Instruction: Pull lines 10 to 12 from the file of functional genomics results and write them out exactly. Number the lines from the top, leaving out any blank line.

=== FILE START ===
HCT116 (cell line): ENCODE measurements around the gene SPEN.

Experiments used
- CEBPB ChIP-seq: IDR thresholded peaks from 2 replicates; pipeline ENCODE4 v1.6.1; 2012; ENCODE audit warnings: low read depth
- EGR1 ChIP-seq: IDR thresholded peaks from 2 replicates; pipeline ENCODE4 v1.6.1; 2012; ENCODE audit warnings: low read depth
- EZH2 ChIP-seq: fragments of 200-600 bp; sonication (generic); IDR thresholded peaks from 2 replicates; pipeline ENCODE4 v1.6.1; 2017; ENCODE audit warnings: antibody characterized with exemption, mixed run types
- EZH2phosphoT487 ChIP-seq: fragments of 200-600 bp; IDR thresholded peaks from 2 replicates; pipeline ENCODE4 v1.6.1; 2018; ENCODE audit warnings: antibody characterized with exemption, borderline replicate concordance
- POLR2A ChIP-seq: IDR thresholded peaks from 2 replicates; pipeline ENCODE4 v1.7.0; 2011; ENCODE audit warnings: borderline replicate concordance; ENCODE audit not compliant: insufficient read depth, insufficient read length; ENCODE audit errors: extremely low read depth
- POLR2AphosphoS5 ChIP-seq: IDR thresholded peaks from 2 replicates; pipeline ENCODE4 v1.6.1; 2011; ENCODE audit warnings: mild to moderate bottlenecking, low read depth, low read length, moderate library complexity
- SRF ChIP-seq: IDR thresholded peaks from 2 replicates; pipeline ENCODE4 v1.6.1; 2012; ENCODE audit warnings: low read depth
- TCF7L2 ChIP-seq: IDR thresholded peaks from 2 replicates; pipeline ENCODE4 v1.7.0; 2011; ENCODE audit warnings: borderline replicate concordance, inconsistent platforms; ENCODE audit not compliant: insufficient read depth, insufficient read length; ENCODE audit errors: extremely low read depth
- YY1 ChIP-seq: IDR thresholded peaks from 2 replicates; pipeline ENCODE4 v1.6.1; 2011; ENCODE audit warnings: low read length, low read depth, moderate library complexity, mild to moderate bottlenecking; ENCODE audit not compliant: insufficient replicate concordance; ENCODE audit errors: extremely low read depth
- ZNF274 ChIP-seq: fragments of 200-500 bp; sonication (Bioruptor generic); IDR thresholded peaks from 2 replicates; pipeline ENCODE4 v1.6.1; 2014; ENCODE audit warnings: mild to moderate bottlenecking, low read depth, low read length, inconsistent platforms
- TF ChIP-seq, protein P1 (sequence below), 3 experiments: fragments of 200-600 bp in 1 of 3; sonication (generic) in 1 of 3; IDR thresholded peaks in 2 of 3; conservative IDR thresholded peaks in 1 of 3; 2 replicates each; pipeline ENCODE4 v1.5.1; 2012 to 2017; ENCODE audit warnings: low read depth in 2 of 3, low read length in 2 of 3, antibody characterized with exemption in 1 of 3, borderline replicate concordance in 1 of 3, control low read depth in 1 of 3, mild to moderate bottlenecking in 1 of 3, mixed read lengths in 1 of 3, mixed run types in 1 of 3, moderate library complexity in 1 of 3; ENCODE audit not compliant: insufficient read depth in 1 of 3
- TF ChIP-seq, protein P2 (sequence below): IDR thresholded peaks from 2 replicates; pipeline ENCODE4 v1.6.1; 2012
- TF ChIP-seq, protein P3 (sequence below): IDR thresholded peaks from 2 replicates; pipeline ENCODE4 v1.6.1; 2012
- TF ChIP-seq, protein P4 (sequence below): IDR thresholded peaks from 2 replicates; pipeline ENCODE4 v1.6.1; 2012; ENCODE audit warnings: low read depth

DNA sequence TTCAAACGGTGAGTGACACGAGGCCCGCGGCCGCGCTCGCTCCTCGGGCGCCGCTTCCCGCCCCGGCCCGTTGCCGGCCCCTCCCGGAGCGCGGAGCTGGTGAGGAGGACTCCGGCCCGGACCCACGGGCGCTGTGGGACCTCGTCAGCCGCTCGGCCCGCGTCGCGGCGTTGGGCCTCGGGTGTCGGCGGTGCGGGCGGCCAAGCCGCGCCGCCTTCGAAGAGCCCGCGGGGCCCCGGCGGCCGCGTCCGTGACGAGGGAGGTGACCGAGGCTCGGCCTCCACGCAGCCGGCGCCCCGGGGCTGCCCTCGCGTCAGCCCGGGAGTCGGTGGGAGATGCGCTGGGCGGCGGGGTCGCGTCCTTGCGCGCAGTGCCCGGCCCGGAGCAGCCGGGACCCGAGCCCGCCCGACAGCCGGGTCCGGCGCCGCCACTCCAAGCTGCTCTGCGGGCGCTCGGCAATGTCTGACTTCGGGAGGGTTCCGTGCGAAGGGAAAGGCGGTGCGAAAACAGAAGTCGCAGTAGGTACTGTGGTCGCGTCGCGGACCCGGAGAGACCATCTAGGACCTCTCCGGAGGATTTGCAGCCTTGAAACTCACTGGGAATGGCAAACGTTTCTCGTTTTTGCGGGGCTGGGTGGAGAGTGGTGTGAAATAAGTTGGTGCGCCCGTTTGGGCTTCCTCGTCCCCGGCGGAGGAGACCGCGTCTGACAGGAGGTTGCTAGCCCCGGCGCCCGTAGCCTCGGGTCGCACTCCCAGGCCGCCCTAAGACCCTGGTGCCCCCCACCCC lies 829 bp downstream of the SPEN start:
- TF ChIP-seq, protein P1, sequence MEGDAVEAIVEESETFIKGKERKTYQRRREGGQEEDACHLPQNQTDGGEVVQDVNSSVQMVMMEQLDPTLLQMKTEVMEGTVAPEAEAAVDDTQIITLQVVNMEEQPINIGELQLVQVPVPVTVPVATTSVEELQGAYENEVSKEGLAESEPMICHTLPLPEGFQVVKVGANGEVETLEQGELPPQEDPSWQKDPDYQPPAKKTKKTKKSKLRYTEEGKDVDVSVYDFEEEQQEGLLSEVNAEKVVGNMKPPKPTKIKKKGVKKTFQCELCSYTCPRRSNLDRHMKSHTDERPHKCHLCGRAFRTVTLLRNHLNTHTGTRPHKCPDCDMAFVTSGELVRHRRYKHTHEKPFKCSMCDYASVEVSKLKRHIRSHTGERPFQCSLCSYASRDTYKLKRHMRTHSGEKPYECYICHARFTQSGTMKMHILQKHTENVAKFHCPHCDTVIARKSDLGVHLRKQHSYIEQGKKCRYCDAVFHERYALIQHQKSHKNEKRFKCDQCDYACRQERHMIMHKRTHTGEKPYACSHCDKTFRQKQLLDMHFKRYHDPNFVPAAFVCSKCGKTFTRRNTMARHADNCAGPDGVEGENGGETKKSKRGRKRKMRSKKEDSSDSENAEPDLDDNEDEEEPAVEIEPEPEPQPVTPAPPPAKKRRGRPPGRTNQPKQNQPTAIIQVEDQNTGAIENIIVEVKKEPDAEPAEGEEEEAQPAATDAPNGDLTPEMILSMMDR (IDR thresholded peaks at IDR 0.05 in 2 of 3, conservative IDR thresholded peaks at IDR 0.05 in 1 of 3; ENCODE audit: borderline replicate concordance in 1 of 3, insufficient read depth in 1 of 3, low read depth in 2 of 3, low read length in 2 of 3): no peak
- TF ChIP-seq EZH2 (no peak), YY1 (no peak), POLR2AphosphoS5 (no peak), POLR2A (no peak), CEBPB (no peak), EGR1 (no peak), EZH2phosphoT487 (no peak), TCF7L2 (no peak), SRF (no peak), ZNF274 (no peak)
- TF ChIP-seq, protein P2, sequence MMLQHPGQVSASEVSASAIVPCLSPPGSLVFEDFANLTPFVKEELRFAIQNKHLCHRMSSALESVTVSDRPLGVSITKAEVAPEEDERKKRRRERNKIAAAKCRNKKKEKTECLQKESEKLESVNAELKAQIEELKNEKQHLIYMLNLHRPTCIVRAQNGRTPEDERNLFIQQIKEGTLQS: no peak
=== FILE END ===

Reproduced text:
- TCF7L2 ChIP-seq: IDR thresholded peaks from 2 replicates; pipeline ENCODE4 v1.7.0; 2011; ENCODE audit warnings: borderline replicate concordance, inconsistent platforms; ENCODE audit not compliant: insufficient read depth, insufficient read length; ENCODE audit errors: extremely low read depth
- YY1 ChIP-seq: IDR thresholded peaks from 2 replicates; pipeline ENCODE4 v1.6.1; 2011; ENCODE audit warnings: low read length, low read depth, moderate library complexity, mild to moderate bottlenecking; ENCODE audit not compliant: insufficient replicate concordance; ENCODE audit errors: extremely low read depth
- ZNF274 ChIP-seq: fragments of 200-500 bp; sonication (Bioruptor generic); IDR thresholded peaks from 2 replicates; pipeline ENCODE4 v1.6.1; 2014; ENCODE audit warnings: mild to moderate bottlenecking, low read depth, low read length, inconsistent platforms